US soccer is now 2 wins, 4 losses and 1 draw under Klinsmann. We've scored 5 goals and given up 7 in return. Of those 5, however, 3 were in the last game vs Slovenia. In the first 6 games, we only scored 2 goals - a tap in by Rogers vs Mexico and Dempsey's skillful strike vs Honduras. The other games vs Costa Rica, Belgium, Ecuador and France all ended the same: 1-0 loss. Again, I'd argue that we probably deserved to win vs Mexico, Costa Rica and Ecuador had we been better at scoring opportunities in the final 3rd.
This November camp is probably the best one Klinsmann has had yet. After Klinsmann's much advertised first game resulted in a much needed draw vs Mexico, our September set began with a disappointing home loss vs Costa Rica (especially disappointing because I was there and Landon missed an easy goal just yards in front of me) and then we were outplayed in Belgium. We had 1 goal in 3 games.
October's contests began promisingly with the victory over Honduras but we followed that up with a horrible defeat against Ecuador. We had actually outshot Ecuador 22-9 on the night, couldn't convert and gave up a 79th minute goal. 2 goals in 5 games.
No one expected for us to actually beat France, so we didn't. However, our defense played a pretty strong game and it was the French fans who were booing their team at the half. Goodson's slip allowed France's lone goal, but overall it was a decent performance by the US, albeit a conservative defensive-minded side. Klinsmann capped his 2nd player ever, another German-born son of an American serviceman, Fabian Johnson. His 1st ever capped player, Danny Williams, started against France but was ineffective from the wing. He is likely just more suited to a central midfield role - players of which we have many.
Against Slovenia, Klinsmann surprised everyone by deploying two forwards in the starting lineup for the first time and he was rewarded when both Buddle and Altidore got on the scoresheet in the 1st half. Buddle's rather long distance strike (impressively chested down and volleyed perfectly just inside left post) was the sort of goal that you'd only expect from Clint and maybe Jozy. Overall, it was clearly the best attacking performance we've seen under Klinsmann. Under the two forwards, Dempsey was the attacking midfielder at the top of a diamond midfield. In my mind, it is the perfect spot to make use of his skills.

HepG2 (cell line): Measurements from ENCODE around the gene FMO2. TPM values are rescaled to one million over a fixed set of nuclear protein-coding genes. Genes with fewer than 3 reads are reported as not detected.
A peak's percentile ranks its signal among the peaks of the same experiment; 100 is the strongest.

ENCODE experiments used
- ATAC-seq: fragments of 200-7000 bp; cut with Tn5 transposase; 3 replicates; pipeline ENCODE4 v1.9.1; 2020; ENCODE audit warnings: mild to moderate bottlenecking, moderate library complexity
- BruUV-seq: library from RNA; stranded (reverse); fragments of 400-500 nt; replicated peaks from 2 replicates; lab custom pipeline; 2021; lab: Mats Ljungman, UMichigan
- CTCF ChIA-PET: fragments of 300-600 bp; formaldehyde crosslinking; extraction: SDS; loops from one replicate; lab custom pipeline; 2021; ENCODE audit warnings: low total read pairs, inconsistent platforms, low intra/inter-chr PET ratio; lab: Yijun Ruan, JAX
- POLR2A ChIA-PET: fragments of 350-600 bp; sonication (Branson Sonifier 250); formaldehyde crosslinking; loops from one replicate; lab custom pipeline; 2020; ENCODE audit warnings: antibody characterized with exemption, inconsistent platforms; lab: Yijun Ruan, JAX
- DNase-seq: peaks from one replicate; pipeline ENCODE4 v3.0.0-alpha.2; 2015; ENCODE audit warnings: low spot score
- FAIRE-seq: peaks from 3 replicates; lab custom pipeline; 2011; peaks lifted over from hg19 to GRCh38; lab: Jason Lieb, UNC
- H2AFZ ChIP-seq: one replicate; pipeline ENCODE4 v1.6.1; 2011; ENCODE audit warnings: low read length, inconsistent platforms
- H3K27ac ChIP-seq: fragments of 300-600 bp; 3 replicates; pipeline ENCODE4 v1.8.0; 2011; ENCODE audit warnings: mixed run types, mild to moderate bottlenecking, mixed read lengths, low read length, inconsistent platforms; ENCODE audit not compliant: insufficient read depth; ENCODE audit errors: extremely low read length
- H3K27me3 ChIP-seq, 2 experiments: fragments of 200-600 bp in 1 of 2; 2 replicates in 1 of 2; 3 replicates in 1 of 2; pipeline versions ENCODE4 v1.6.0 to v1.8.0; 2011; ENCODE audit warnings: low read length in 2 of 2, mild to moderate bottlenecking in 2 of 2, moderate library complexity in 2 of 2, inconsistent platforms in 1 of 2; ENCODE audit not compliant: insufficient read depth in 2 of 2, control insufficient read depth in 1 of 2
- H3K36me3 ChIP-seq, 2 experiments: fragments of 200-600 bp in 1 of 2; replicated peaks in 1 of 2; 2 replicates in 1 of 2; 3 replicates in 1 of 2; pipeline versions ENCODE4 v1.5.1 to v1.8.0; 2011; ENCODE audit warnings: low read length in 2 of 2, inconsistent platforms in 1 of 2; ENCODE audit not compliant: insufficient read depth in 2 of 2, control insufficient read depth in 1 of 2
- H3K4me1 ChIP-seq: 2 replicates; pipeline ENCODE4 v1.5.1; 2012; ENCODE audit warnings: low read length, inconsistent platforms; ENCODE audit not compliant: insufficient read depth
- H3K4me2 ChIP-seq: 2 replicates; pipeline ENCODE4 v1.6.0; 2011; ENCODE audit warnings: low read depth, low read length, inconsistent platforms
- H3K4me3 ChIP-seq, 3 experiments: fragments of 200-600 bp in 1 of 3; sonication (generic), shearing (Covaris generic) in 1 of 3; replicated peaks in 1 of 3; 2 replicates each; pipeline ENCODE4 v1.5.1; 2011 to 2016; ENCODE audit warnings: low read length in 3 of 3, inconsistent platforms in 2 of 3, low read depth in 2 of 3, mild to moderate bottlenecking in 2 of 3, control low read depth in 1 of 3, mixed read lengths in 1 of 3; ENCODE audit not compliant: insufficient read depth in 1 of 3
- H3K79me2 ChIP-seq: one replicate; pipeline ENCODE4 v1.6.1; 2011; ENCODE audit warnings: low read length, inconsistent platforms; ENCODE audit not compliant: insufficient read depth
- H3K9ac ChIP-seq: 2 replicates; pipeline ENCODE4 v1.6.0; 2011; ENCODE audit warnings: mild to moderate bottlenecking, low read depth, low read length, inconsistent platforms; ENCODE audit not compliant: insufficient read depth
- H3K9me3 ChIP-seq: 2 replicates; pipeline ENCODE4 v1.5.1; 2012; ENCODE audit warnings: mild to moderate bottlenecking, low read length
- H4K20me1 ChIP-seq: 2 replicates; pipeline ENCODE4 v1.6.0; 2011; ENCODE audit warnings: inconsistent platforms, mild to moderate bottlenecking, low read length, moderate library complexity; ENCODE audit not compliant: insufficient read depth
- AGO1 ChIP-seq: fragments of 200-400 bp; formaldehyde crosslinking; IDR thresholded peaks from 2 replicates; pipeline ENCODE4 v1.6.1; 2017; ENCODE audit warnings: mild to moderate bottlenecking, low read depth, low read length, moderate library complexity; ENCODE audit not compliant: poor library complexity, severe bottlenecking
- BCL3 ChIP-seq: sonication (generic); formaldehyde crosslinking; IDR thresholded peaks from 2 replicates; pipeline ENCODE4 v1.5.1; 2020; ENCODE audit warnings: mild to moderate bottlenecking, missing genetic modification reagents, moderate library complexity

Surprisingly, Klinsmann tried out two different midfield wings this time - Bradley on the right instead of the ineffective Danny Williams and Fabian Johnson on the left instead of Brek Shea. Bradley strangely didn't see any time vs France (while Edu, Jermaine Jones and Beckerman all did) but was universally praised for his solid play vs Slovenia. He tirelessly assisted Beckerman in defense and passed the ball extremely well in attack, although he obviously prefers to tuck in centrally. Beckerman, in my opinion, looks to be slightly out of his element speed-wise when left as the lone defensive midfielder, as the 2nd Slovenian goal illustrates. Fabian Johnson, who drew a clear penalty resulting in the game-winning score, was much more threatening in attack than Danny Williams ever has been and should be considered a viable alternative going forward on the flanks.